The proliferation of programmable logic controllers (PLC) in logistics has gone hand in hand with the automation of warehouses and production centers. These rugged processors are charged with running automation programs in logistics and industrial environments.
In other words, they’re devices responsible for processing instructions and executing the movements programmed so that the automated system works properly.
What’s a programmable logic controller (PLC)?
A programmable logic controller or PLC is the cornerstone of industrial process automation. Many automated warehouse systems have a PLC to facilitate automation of their movements. It’s important not to confuse PLCs in logistics with PLC in a robotics context, which stands for power line communications (technology that enables the exchange of data over high-voltage power lines).
In logistics, PLCs work as follows: the processor communicates with a higher-level software, which processes the information it receives from the warehouse management system (WMS) and executes tasks based on preprogrammed rules. These types of microprocessors, generally more robust than PCs, operate in real time: they receive information via the input channels and execute the machine movements via the output channels.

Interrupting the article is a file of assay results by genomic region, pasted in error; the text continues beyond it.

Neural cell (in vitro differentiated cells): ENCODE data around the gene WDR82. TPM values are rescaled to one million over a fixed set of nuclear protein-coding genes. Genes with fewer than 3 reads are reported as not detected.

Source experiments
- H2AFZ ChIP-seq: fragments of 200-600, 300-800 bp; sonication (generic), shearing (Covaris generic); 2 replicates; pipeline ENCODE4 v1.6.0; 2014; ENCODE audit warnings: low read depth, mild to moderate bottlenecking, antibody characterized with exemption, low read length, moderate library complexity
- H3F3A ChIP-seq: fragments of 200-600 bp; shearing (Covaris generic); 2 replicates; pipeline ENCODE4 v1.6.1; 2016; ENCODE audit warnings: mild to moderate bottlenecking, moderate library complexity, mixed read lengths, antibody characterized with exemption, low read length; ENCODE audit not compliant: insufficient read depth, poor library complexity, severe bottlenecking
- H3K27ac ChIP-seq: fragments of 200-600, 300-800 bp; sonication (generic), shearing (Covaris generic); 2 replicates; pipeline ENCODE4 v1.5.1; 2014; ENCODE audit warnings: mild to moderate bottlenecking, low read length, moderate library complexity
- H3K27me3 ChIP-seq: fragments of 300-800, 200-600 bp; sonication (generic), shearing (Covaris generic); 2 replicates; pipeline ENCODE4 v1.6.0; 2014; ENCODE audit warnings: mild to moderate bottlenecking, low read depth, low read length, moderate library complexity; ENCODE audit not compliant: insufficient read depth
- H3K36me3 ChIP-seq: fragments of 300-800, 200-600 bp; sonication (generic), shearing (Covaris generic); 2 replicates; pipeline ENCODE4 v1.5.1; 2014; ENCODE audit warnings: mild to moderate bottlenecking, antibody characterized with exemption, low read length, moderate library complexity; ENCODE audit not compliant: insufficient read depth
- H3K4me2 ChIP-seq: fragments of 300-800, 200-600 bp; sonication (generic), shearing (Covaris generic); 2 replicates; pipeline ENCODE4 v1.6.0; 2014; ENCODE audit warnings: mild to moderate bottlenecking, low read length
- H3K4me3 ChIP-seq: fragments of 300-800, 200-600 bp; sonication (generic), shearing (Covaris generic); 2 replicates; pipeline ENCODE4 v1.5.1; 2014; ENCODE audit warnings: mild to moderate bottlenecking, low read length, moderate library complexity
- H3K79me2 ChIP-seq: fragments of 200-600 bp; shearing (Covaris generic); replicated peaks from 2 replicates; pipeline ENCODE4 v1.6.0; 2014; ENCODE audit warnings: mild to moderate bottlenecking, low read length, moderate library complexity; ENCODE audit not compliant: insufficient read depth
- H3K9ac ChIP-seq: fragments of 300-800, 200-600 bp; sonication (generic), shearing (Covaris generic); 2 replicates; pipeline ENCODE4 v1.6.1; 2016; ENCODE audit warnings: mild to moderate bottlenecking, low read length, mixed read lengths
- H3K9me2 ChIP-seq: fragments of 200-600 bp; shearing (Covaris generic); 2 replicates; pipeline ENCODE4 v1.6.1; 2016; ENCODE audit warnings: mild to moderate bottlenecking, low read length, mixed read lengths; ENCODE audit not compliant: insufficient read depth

PLCs have a basic structure similar to that of a computer. It is made up of:
- CPU: central processing unit that interprets each of the programmed instructions.
- Power supply unit: component that supplies electrical energy to the CPU and the other PLC elements.
- Memory unit: available space on the processor for storing all the information necessary to carry out the control task.
- Inputs and outputs: analog and digital modules that guarantee the successful execution of the PLC. The inputs process the information from the superior software program, while outputs enable the physical connection between the computer and the robot making the movements.
- Programming unit: set of hardware and software that enables the PLC to interpret in one programing language or another the instructions received from another program.
Incidentally, many of these automatons are programmed with languages such as Ladder, which is based on contact diagrams and classic control schemes. In recent years, IEC languages have been incorporated to facilitate the use of the same program in PLCs of different manufacturers.